Nicole Kidman scored the role of a lifetime, in a film that was supposed to be incredibly high-end, artistic, challenging and awards-baity. Nicole was cast as a 33-year-old Grace Kelly in Grace of Monaco, detailing Princess Grace’s work to ensure that Monaco stayed independent of France in the 1960s. There were problems from the get-go. First of all, most of us laughed at the idea of Kidman playing the 33-year-old Grace. It IS absurd, especially when there were so many better candidates. And then the film evolved into a silly soft-focus Lifetime movie, where Kidman just wandered around exotic locales in pretty clothes.
Harvey Weinstein has produced this mess, and he’s been fighting with the director, Olivier Dahan, for the better part of a year about the film. Grace of Monaco was supposed to come out last year, but Harvey kept pushing it back to give Dahan time to “fix” it. It was supposed to open the Cannes Film Festival, and Harvey even asked for some of the Grimaldis to support the film at Cannes, but they declined and are now publicly bashing the film. And now, Variety reports, Harvey doesn’t even know if he wants the film to be seen in America:
Harvey Weinstein is considering dropping U.S. distribution rights to “Grace of Monaco” just two weeks before the Nicole Kidman biopic is scheduled to premiere at this year’s Cannes Film Festival, Variety has learned. The problem, according to sources, is that Weinstein is still unsatisfied with the version of the film that the Cannes jury selected to open the festival on May 14.
Director Olivier Dahan (“La Vie En Rose”) has said his film is completed. The two sides have been at a standstill since last year, when “Grace” was originally scheduled for a November 2013 theatrical release in time for Oscars season. A second release date of March 2014 also was missed.
Among Weinstein’s notes, Variety has learned, he wants the film to expand upon the time Grace Kelly (Kidman) spent in Hollywood and provide further context for the political situation in Monaco, a French principality blockaded by Charles de Gaulle during the early years of Kelly’s marriage to Prince Rainier III (played by Tim Roth). It’s unclear if these extra scenes exist or would have to be reshot. Though the project was not conceived with Oscar ambitions in mind, Weinstein seems to think that he can make it into an awards contender, a la 2011’s “My Week With Marilyn” starring Michelle Williams.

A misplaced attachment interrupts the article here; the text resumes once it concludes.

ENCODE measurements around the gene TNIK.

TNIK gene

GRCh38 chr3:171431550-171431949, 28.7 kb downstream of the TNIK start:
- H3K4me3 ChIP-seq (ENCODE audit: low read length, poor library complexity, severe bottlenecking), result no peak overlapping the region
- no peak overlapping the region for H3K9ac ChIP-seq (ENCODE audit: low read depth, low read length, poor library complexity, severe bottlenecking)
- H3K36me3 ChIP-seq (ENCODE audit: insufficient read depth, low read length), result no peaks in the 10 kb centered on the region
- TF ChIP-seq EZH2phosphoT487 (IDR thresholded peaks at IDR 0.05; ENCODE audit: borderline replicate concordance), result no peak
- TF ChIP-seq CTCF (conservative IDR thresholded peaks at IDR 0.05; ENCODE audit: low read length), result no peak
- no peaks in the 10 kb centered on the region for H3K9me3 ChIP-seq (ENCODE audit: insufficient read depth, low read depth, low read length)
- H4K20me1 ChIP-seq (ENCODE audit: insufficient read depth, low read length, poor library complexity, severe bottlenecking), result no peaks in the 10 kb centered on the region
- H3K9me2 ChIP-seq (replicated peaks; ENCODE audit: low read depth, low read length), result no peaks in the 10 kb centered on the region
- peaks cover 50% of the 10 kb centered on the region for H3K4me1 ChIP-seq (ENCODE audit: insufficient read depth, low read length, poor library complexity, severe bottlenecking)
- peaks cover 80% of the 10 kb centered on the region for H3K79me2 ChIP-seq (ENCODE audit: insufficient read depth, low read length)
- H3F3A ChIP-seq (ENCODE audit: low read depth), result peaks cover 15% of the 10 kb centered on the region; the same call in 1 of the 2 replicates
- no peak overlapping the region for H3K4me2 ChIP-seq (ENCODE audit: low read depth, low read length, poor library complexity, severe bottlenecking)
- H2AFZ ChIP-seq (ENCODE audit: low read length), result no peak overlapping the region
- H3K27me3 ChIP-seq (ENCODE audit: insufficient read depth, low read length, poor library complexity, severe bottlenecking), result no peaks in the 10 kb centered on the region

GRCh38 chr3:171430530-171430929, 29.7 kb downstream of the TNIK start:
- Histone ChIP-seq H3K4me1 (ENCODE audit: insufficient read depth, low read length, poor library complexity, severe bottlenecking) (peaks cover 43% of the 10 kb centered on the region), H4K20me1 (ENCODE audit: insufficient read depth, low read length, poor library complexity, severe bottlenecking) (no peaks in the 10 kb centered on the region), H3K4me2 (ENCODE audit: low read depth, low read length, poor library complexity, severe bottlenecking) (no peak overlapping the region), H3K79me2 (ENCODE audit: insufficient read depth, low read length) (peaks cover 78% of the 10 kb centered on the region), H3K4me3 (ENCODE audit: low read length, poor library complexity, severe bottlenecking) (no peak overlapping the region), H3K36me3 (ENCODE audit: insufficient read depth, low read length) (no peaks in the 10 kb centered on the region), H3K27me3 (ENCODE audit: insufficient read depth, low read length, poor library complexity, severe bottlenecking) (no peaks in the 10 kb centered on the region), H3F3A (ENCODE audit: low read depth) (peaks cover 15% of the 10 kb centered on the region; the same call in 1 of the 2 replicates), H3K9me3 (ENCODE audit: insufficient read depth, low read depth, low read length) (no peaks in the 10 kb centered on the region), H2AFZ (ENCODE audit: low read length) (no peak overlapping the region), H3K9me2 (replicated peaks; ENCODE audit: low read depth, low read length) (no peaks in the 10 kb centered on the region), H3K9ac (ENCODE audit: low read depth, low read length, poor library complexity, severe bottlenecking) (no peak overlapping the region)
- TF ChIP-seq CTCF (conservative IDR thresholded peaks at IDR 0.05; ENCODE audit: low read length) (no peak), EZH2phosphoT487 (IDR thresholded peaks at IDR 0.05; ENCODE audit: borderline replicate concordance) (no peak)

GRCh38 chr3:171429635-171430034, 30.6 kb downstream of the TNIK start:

According to France’s “droit d’auteur,” French directors are legally entitled to final cut of their films, though “Grace’s” producers are still open to allowing a Weinstein-edited version in the United States. Distributors in other territories are said to be happy with the festival version, with the release date in France (via Gaumont) pegged to its May 14 premiere in Cannes, and other major territories rolling out over the following three weeks.
Last fall, the Weinstein Co. announced that “Grace” was delayed because it wasn’t ready, even though a completed version of the movie had been shown at a private New York screening. In October, the behind-the-scenes bickering went public, when Dahan said in an interview with the French newspaper Liberation that he would fight to keep his version of the picture. “It’s right to struggle, but when you confront an American distributor like Weinstein, not to name names, there is not much you can do,” Dahan said at the time. “Either you say ‘Go figure it out with your pile of sh-t’ or you brace yourself so the blackmail isn’t as violent.”
If the Weinstein Co. bails, it could be a blessing in disguise for producers Arash Amel and Pierre-Ange Le Pogam, who could then offer the biopic to another U.S. distributor. As it is, “Grace” is just one of many projects caught in limbo at TWC, where stories of “Harvey Scissorhands” have reached a fever pitch, affecting everything from “The Grandmaster” and “Lee Daniels’ The Butler” last summer to upcoming “Snowpiercer” (which is finally opening on June 27 as the director’s cut), “The Immigrant” (receiving a virtually unpublicized four-screen release on May 16) and “The Young and Prodigious T.S. Spivet” (still undated).
A press release from the Weinstein Co. sent to journalists last week about the company’s Cannes omitted “Grace of Monaco” and instead touted the re-edited version of “Eleanor Rigby,” which premiered at Toronto as two back-to-back features (“His” and “Hers”) last September. The Weinstein Co. did not immediately respond to a request for comment. Weinstein is expected to make a final decision this week.
While I think Grace of Monaco looks like utter crap and everyone involved should be ashamed of themselves, I do think that Harvey has been going particularly insane lately. He’s been picking fights all over the place and trying to assert his authority (he’s a grown-up Cartman) with auteurs who know what story they want to tell. The behind-the-scenes struggle over Snowpiercer got so bad that the star of the film, Tilda Swinton, even spoke out against Harvey. I would behoove everyone involved to just come to the understanding that Grace of Monaco is a turd and there is no way to cut it to make it a good film.
Photos courtesy of WENN.